Some reports say a female suicide bomber was involved. Two people were killed in the blast. Had it been about 20 metres closer to the fuel depot, it would have set off a chain reaction that could have killed hundreds of people.
In a triumphalist video released on 14 July, Boko Haram leader Abubakar Shekau announced: “A bomb went off in Lagos. I ordered the bomber who went in and detonated it.” Whatever the truth behind the bombing, an extension of the terrorist campaign to Lagos could frighten off fickle investors and spark more chaos ahead of next February’s elections.
President Goodluck Jonathan’s entourage is convinced the Boko Haram crisis is exaggerated by his political enemies. No coincidence, they say, that the three states worst hit by the group are controlled by the opposition All Progressives Congress (APC).
A national problem
That shows the desperate political competition between Jonathan’s People’s Democratic Party and the APC alliance. Each side accuses the other of sacrificing lives ahead of 2015 elections. Boko Haram’s Islamist insurgency, which many link to mainstream politicians, is exacerbating those political battles.
“There is no consensus about the rules of the game,” laments Ibrahim Gambari, a former foreign minister and under-secretary-general at the United Nations. “What is happening in Nigeria is a national, not a regional, problem that cannot be confined to the north-east,” he argues.
Boko Haram’s insurgency and clashes in the Middle Belt and the Niger Delta threaten next year’s elections, Gambari told a conference on security in Nigeria organised by the Center for Strategic and International Studies in Washington DC in July.
Citizens feel vulnerable and frustrated as the threats mount, professor Jibrin Ibrahim of the Centre for Democracy and Development told the Washington conference: “The parents of the Chibok schoolgirls [who were kidnapped in April] came to Abuja to ask why no members of the security forces had come to their town since the abductions, despite the international campaign and publicity.”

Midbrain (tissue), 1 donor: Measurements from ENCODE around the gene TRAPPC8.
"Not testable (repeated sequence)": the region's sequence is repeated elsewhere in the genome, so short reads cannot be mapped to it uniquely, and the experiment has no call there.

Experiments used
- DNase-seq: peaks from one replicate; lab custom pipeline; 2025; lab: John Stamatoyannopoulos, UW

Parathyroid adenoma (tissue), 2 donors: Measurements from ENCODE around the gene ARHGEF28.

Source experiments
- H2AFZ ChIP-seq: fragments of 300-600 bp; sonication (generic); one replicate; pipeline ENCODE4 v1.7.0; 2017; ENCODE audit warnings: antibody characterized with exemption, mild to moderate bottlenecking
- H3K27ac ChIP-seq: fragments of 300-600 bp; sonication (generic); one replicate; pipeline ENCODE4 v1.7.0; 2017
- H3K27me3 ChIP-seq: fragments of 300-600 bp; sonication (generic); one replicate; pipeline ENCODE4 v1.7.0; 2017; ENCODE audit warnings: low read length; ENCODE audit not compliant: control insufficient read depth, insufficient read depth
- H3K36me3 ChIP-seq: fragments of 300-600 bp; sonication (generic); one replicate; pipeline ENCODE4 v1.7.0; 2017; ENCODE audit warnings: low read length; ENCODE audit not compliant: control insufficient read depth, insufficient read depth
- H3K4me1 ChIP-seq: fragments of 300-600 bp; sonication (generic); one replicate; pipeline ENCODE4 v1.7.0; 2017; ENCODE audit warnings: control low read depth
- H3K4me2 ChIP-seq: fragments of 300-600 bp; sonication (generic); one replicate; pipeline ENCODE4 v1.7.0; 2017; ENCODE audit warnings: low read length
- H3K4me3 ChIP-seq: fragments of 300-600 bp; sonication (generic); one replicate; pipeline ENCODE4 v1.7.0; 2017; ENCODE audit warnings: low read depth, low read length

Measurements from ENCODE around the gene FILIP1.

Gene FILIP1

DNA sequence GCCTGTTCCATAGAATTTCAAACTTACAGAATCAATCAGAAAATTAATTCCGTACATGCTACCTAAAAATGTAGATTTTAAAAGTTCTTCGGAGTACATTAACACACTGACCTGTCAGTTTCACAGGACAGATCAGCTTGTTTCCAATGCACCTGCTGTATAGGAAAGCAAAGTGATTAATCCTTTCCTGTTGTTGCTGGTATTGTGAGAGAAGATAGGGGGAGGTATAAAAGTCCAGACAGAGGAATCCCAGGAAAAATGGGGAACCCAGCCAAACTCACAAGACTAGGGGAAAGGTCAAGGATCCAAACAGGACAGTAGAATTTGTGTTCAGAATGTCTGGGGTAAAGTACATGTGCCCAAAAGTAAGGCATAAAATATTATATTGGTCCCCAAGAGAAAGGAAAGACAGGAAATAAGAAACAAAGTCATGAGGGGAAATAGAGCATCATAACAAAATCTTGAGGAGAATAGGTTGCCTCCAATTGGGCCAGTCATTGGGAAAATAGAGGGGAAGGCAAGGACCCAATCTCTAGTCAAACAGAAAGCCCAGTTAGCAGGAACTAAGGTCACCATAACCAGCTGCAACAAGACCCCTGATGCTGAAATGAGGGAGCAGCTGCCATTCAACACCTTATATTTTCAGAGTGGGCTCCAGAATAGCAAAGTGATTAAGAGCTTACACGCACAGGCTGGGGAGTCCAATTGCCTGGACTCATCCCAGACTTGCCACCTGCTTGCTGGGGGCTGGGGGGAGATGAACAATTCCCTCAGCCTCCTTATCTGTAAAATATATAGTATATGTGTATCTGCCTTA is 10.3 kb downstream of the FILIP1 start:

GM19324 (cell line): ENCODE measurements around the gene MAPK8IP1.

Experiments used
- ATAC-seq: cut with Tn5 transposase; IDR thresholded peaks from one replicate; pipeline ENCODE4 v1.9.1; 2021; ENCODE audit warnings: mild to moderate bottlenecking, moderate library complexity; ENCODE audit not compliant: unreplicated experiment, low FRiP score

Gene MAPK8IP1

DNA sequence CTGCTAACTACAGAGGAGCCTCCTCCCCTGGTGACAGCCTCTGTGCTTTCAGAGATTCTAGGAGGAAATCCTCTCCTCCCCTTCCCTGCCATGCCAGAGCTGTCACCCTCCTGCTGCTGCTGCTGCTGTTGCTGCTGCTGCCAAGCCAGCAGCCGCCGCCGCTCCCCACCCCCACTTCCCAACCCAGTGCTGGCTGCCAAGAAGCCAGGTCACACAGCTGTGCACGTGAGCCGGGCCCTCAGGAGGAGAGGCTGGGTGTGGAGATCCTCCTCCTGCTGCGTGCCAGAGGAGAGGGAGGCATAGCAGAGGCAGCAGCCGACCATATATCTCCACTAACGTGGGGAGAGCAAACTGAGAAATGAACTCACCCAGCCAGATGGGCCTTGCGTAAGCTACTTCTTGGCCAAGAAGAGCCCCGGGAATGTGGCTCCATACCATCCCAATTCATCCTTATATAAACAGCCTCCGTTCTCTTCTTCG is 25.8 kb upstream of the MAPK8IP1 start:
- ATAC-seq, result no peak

The string of attacks by Boko Haram – killing more than 3,000 people this year in the north-east, bombing the Nyanya motor park in Abuja twice and then a shopping mall in the city centre – have put the insurgency and questions about treacherous politicians and security agents centre stage in politics.
No longer a haven from local realities, Abuja is on edge. People avoid crowded places, and taxis refuse to pick up passengers carrying heavy bags. Such precautions help only so much. “Even in the light of increased security within the Nigerian capital, Boko Haram still has the operational capabilities to bypass such measures and execute sophisticated mass casualty attacks,” says Ryan Cummings of red24, a Johannesburg-based crisis management consultancy.
Bad lieutenants and schadenfreude
Much blame has been directed at the military, which has scaled up its operations exponentially. The security commitments in this year’s national budget topped $6bn, but it is more than a numbers game.
“Corruption has eaten deep into the heart of the security agencies, as has politicisation, sapping the will to fight,” says Ibrahim. Nigeria’s feisty press is full of stories about badly paid, under-equipped soldiers and mounting discontent in the ranks.
Major Debo Bashorun, an aide to military leader General Ibrahim Babangida in the late 1980s, blames the military’s performance on bad commanders: “They collect money for armaments, [but] they won’t buy them. You should see what the soldiers are being fed. We talk to them – everybody is suffering and smiling. They cannot talk. Only those of us outside the system can talk. With all the defence budget, why haven’t we got GPS capability, [or] night-vision equipment?”
Boko Haram’s repeated attacks on army bases and armouries point to disarray in the senior ranks, says Bashorun. Its attack on the Maiduguri air force base in December 2013, which destroyed several aircraft, was “a disgrace to anybody who served in the military”.